Today was once Armistice Day. A day to commemorate the setting down of arms. On the 11th hour of the 11th day of the 11th month, the Western Front in WWI Europe went silent. Space was made for peace. A truce was had.
We have no moment of peace, except for with each other. We have no truce, unless we make it so.
And yet, on the 11th hour of the 11th day of this 11th month, we can offer a moment of peace for our wounded hearts, and our aching bodies. We can offer a moment in remembrance of those dead. We can offer a moment for those killed in Iraq, Afghanistan, Pakistan, Syria…all the places where we send men, and women, and drones, and guns. We can remember all those shot down on the streets at home. We can remember those who took their own lives in despair.
On the 11th hour of the 11th day of this 11th month, let us offer one another a moment of peace. Let us treat one another with kindness on this day, as a practice for the days and years to come.
Let us Remember.
Below is a piece I wrote in 2011, in memory of my father on Veteran’s Day. Abandoned by his father at age five, bullied and beaten by his elder brother, poor and working class with a brilliant mind, my dad lived and died as a wounded man. His legacy lives in my siblings and I, as we each work to heal the wounds of our family and to repair this world. I remember him on this day:
It is Veteran’s Day and I am thinking of my father, and all of those with souls stripped bare by war.
He has been with me much this season, as I have built the large household ancestor altar, taking photos and mementos from my smaller, permanent shrine. There is one photo of him, as a young sailor, looking happy and full of hope. That is not the man I knew. The man I knew is a man that I still wish I had the capacity to heal.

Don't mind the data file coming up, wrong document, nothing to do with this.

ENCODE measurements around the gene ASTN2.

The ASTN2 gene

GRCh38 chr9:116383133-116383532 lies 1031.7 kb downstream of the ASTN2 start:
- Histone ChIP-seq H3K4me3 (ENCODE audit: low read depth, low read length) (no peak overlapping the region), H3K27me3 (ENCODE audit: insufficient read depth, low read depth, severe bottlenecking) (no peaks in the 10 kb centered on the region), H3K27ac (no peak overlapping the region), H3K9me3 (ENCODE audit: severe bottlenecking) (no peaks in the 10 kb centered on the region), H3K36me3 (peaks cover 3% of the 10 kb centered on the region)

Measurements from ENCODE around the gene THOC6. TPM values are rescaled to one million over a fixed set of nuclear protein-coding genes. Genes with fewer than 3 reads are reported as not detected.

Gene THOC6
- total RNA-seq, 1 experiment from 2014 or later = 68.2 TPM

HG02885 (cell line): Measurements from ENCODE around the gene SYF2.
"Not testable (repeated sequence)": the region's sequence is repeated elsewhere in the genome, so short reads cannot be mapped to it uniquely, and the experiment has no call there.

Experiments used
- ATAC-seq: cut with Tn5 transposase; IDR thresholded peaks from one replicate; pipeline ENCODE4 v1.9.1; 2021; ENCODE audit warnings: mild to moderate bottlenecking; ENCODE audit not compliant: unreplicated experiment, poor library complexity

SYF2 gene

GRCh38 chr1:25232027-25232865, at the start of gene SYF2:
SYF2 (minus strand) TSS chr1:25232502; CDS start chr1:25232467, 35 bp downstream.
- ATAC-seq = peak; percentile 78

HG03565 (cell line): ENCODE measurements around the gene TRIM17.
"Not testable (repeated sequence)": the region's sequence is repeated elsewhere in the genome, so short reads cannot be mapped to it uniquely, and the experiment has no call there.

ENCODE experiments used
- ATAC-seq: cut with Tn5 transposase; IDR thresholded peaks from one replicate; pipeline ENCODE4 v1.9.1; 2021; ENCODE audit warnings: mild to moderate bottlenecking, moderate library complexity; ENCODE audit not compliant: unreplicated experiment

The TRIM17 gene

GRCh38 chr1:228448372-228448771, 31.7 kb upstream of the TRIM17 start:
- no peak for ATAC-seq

“The Good War” – in which over 50 million people died – broke many men. I say men, though obviously women were affected too. But it was largely the men of World War Two that returned unable to speak of the atrocities, or share their pain, for they had fought the good fight, on the side of righteousness. They found solace in the bottle and the gambling den, in overwork, and the small joys of family. My father was one of these. To blame his alcoholism, and the alcoholism of a generation, on war was not something we ever thought to do. It was some sort of personal failing, or a disease unique to the individual men and women. The failing was really ours.
Thank you Dad, for doing the best you could. I will keep trying to learn the lessons of your life – and the lives of your generation – refracted through the lessons of my own. I will try to learn true power, rather than force, compassion, rather than pity, and the ability to keep picking oneself up, and to sing and dance, no matter how hard things seem.
I will try to unlearn war.
To all who know the ravages of war, on both sides of the gun – for those who fight and those trying to eke out an existence for their families in a war zone – I hold you in my hearts. I pray that together we can create a world where healing becomes possible. For those of us fighting our personal battles: May we learn better to fight and heal from a place of deep love; May we end wars wherever possible, however possible; May we work for justice and for the peace that comes from the strength in our bellies and the love in our hearts.